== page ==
Marvin is an Investment Banking Associate at Harris Williams. He joined the firm in 2019 as a Summer Associate, while earning his MBA at the University of Rochester, and then returned full-time in 2020. Before business school, Marvin worked as a science teacher at Democracy Prep Public Schools, and also received a Masters in Public Administration, Finance, Policy, and Management from NYU. During his career, he has worked as an Asset Manager for M&T Bank, a foreclosure specialist at Bank of America, and a consultant for the Community Resource Exchange Center in New York. Marvin is passionate about empowering overlooked communities with universal access to financial resources and promoting diversity, equity, and inclusion in his workplaces.
Before earning your MBA from the University of Rochester and securing a role in investment banking, you held a number of different roles. What was the impetus for going to business school and getting into investment banking after a few years in the professional world?
Already holding a master’s degree in nonprofit management, I wanted to build my quantitative skills by obtaining an MBA from a data-analytics-focused program. It was pivotal for me to maintain the optionality of working across the private, public and nonprofit sectors and I knew taking that next step at Simon Business School would afford career versatility, an expansive development of my skills, and most importantly a close-knit and reliable network.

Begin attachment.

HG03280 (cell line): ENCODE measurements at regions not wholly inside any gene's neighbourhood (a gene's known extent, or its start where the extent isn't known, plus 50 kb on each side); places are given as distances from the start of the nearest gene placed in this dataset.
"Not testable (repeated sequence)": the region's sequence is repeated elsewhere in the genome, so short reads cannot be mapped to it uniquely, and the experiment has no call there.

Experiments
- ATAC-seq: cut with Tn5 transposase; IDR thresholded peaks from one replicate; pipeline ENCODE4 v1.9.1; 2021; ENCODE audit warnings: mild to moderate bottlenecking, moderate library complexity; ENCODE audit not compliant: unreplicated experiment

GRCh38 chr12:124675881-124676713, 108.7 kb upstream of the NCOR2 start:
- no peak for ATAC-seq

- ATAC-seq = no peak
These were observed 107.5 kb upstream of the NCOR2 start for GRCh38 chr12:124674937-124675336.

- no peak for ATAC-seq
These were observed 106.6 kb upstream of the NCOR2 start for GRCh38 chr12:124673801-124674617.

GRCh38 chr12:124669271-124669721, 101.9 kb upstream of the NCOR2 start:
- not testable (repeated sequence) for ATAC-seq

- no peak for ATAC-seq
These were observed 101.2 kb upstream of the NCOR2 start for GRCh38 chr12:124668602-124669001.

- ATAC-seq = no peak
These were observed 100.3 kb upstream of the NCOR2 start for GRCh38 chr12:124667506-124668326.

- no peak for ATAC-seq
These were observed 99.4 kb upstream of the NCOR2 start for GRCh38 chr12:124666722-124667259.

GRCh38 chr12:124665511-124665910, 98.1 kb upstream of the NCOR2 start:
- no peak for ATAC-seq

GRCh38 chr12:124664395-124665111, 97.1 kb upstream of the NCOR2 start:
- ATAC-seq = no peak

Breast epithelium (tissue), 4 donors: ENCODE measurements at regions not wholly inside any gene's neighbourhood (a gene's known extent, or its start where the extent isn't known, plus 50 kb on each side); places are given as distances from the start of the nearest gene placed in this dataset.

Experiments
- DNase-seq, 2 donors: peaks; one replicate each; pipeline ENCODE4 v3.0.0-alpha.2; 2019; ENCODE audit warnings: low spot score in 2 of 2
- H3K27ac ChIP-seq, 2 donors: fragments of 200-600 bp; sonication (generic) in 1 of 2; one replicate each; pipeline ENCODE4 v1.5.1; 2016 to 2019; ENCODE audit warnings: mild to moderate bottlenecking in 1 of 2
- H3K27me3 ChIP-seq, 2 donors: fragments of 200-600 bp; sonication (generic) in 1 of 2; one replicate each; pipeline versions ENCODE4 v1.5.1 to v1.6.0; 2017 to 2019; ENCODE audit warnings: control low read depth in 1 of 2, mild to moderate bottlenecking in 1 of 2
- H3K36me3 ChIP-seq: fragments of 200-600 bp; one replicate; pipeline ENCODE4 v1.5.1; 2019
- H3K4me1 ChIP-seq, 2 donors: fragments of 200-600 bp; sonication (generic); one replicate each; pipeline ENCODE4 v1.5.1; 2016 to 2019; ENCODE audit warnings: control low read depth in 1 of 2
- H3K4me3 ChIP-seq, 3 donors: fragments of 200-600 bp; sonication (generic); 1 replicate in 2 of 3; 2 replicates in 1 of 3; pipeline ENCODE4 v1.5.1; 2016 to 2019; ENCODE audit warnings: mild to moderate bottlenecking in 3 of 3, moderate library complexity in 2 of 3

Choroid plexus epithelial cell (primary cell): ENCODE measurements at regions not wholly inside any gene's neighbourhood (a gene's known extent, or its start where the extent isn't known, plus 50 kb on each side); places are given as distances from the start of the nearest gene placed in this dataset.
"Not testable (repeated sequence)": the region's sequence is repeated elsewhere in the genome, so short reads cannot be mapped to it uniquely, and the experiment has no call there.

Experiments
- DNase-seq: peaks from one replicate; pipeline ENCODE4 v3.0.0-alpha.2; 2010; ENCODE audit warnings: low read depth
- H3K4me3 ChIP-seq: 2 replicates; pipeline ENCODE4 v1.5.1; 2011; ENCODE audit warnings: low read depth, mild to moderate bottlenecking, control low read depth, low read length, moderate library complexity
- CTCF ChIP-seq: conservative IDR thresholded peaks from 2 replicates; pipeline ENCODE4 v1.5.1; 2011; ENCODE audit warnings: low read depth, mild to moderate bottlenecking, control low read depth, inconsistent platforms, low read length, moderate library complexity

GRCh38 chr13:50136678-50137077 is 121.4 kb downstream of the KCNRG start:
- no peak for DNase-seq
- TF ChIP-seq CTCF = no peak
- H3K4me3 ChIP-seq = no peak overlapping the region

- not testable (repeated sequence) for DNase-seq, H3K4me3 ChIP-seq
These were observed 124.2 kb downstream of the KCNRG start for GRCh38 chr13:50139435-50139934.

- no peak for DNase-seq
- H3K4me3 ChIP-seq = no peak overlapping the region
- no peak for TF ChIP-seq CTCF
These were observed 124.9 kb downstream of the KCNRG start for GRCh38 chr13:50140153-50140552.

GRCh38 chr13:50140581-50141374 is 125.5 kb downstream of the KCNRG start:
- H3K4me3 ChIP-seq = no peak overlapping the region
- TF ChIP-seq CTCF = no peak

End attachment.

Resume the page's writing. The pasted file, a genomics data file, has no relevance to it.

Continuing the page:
I did a lot of due diligence and spoke with alumni to figure out what was possible for my future. In order to break into investment banking, I realized I was going to need an MBA.
you also received a Master's Degree from NYU in Public Administration and studied Global Social Impact Strategies. Do you feel you are able to fulfill any sense of social impact in your current role as an Associate? Should those who want to make a social, environmental, or economic impact consider a role in IB or finance?
This degree aligned with my passion to continue working on impactful projects in the communities I am invested in. Through my current role in investment banking, I feel connected to this mission, which is part of what I really enjoy about Harris Williams.
Some of the transactions we work on are founder-led businesses and some have social or environmental components—from ESG software companies to high-value, low-price gyms that focus on underserved communities. You can really see the impact of helping this type of company reach its goals through M&A.
What personality traits do you think are important for succeeding in the industry?
You have to be resourceful, intellectually curious, and willing to work because it is definitely fast paced. You need to be able to figure out solutions to complex situations and execute at a very high level with limited time.
Have you experienced any unique challenges breaking into the industry as a Black candidate? If yes, what have you learned since overcoming them?